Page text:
Just don't use more than 10 EXEs (1)

Anonymous Coward | more than 2 years ago | (#39629819)

Because 640K ought to be enough for anyone.

Personal favourite (1)

cockroach2 (117475) | more than 2 years ago | (#39629875)

My personal favourite is still farbrausch's "fr-08 - the product": http://www.youtube.com/watch?v=1dcrV_7JpXQ [youtube.com]

It was amazing "back then" and even today I still think it's highly awesome. All of that in 64k.

Re:Personal favourite (0)

Anonymous Coward | more than 2 years ago | (#39630471)

> It was amazing "back then" and even today I still think it's highly awesome.

But racist. What's that "The product is white" comment in this demo ? Limited to 64K and some left over for this ? It's procedural, they could just has well have faded-out to any colour they wanted. I'd be glad to hear an alternative explanation to the "The product is white" comment in the demo, but never heard a good one.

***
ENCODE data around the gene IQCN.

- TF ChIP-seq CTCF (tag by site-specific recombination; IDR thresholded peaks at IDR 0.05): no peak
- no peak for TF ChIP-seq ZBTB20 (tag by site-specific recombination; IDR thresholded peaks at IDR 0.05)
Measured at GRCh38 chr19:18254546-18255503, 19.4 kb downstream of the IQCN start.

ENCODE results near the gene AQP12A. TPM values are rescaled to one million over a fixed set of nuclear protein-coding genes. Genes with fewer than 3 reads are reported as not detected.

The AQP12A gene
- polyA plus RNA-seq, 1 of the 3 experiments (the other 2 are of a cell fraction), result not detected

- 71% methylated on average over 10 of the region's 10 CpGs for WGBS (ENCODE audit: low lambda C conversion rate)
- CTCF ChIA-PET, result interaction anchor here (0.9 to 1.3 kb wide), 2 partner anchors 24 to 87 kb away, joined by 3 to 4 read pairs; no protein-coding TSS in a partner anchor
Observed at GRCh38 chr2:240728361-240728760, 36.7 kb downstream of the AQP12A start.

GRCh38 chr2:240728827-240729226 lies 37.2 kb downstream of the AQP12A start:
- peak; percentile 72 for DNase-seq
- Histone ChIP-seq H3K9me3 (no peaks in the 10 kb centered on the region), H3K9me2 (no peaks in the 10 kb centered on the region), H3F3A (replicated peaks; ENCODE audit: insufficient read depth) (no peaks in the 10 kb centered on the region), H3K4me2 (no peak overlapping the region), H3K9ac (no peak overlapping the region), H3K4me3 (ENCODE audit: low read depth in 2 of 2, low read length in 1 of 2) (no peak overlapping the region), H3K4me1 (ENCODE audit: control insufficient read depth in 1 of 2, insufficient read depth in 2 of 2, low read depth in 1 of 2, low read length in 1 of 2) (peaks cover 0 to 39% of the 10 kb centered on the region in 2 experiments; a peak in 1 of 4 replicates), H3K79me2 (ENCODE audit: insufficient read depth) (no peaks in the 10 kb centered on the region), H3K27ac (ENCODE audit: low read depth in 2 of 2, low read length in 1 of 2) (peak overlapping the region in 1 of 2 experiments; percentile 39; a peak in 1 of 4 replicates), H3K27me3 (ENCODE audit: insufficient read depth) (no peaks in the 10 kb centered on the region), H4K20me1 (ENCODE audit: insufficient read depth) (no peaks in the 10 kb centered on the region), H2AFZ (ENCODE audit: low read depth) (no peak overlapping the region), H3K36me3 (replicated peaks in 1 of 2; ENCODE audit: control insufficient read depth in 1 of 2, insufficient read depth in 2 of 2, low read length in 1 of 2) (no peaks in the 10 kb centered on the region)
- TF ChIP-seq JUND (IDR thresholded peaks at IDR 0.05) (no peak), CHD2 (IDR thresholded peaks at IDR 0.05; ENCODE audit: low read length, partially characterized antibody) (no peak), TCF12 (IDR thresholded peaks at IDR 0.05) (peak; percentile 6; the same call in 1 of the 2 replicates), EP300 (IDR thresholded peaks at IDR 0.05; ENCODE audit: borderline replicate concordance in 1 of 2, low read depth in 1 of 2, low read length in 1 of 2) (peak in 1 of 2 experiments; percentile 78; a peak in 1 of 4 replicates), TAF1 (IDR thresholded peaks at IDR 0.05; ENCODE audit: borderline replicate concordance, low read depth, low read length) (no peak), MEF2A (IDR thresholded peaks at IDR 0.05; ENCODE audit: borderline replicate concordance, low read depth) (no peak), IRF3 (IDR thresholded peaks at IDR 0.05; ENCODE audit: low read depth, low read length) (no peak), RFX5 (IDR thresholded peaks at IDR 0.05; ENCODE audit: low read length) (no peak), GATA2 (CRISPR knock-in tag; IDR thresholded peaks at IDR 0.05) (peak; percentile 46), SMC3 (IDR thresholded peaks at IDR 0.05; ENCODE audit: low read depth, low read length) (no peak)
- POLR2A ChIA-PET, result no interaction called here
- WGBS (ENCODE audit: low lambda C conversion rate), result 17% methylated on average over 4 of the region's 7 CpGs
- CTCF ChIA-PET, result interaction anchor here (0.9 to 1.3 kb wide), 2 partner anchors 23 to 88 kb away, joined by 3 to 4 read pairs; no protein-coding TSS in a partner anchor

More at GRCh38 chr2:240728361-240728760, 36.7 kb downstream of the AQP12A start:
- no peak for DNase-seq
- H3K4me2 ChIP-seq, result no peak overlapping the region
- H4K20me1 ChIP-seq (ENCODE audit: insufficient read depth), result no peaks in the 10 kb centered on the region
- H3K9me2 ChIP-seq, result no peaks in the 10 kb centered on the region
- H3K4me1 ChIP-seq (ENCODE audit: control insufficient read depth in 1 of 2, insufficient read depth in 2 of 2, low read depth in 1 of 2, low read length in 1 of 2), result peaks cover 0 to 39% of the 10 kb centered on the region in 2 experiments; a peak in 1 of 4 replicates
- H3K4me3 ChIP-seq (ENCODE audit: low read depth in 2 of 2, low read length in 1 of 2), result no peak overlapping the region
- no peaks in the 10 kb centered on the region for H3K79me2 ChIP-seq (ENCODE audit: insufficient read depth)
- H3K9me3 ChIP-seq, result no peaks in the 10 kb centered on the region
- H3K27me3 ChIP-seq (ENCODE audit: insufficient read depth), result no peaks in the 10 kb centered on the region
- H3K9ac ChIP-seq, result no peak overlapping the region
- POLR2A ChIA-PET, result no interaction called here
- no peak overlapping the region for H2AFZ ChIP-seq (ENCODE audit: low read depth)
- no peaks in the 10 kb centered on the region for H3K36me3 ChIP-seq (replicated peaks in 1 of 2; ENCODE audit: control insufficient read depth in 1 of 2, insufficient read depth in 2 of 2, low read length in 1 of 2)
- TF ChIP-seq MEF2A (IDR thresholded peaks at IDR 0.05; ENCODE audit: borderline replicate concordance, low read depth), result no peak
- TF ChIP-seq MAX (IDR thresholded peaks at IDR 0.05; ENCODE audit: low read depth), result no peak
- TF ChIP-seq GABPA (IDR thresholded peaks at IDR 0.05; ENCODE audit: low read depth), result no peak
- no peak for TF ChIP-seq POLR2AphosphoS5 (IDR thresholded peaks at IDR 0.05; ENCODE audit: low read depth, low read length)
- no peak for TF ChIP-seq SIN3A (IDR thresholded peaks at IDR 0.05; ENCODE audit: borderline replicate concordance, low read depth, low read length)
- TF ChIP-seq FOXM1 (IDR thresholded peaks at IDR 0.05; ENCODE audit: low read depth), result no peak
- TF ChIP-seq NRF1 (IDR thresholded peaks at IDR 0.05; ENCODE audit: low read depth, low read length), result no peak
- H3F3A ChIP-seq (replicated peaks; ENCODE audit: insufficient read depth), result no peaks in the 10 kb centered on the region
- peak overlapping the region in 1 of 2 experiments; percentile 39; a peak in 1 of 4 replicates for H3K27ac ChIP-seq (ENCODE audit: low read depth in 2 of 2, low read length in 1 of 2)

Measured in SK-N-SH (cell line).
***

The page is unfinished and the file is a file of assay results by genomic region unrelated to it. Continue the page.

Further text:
Re:Personal favourite (1)

cockroach2 (117475) | more than 2 years ago | (#39630625)

Seriously?

and the super Nintendo had 3d (1)

issicus (2031176) | more than 2 years ago | (#39630387)

64k? at least it will fit on my ssd..

Files are larger than 64K (0)

Internal Modem (1281796) | more than 2 years ago | (#39630493)

The two files linked in the summary are actually 709KB and 384KB zipped. They are using more than 64KB of data...

Re:Files are larger than 64K (0)

Anonymous Coward | more than 2 years ago | (#39630811)

No.

Its a screenshot of the intro and a .nfo file, not in any way used in the intro. The .exe is the intro.

Re:Files are larger than 64K (0)

Anonymous Coward | more than 2 years ago | (#39630819)

No they don't, it's the screenshot in the zip file which makes it larger. The .exe is only 64KB. Try it, delete all the other files included and it will still run perfectly.